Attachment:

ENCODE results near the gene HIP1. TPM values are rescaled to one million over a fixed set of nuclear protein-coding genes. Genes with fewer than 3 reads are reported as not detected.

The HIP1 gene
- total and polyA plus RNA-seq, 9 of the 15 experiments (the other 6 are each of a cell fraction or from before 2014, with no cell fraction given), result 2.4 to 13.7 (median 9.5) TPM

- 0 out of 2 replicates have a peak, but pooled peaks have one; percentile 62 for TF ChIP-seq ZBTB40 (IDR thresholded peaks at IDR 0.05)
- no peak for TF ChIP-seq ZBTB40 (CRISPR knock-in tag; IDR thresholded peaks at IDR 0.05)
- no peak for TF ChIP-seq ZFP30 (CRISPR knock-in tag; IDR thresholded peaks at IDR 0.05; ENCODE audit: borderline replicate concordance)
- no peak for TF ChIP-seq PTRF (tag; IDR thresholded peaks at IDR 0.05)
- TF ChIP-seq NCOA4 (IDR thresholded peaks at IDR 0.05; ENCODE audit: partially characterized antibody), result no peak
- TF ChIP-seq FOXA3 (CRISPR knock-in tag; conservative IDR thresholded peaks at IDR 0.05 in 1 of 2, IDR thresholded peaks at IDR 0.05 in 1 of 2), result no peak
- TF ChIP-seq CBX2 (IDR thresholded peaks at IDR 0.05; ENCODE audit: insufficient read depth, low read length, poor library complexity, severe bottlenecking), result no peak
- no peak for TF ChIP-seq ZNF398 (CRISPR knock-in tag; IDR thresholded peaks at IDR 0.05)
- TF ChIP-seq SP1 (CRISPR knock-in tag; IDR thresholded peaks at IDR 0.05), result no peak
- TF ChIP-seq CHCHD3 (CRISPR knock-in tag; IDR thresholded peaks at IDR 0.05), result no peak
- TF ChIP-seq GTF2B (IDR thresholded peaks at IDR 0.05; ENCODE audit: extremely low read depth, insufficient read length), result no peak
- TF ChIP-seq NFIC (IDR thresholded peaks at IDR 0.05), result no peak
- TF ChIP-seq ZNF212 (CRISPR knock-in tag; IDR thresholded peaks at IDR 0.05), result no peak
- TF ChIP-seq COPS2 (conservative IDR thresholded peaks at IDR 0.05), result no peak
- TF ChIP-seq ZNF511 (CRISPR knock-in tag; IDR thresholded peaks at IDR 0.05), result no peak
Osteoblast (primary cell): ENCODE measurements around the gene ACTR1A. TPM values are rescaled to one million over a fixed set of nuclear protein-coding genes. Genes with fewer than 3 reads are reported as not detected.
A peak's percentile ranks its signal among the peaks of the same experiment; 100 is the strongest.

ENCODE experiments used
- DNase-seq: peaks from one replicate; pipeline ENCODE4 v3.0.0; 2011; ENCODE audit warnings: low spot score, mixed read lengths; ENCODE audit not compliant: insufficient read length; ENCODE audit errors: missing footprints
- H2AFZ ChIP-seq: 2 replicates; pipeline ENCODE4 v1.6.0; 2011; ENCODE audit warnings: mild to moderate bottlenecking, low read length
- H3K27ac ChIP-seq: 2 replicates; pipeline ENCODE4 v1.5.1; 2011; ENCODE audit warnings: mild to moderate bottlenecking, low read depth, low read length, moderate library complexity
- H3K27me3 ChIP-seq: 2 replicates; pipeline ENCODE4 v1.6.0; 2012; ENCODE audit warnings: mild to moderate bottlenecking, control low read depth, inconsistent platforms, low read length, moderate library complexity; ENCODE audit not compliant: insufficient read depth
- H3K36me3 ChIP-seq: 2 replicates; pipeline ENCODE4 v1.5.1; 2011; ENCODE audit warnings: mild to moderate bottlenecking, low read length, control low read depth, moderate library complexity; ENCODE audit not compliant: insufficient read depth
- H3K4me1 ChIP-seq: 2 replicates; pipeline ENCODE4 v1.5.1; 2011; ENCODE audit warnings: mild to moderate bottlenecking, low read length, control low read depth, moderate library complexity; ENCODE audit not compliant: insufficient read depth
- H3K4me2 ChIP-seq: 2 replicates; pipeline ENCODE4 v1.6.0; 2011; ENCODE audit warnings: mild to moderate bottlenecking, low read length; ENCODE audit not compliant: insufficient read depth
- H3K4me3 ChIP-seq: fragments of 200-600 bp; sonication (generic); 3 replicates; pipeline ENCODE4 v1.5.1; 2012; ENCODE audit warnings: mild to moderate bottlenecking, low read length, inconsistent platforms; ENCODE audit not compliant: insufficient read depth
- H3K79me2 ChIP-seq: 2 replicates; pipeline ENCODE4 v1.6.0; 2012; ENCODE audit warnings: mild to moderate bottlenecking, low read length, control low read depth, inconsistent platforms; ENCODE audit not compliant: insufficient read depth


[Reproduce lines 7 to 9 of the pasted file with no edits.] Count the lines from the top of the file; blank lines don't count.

- no peak for TF ChIP-seq PTRF (tag; IDR thresholded peaks at IDR 0.05)
- TF ChIP-seq NCOA4 (IDR thresholded peaks at IDR 0.05; ENCODE audit: partially characterized antibody), result no peak
- TF ChIP-seq FOXA3 (CRISPR knock-in tag; conservative IDR thresholded peaks at IDR 0.05 in 1 of 2, IDR thresholded peaks at IDR 0.05 in 1 of 2), result no peak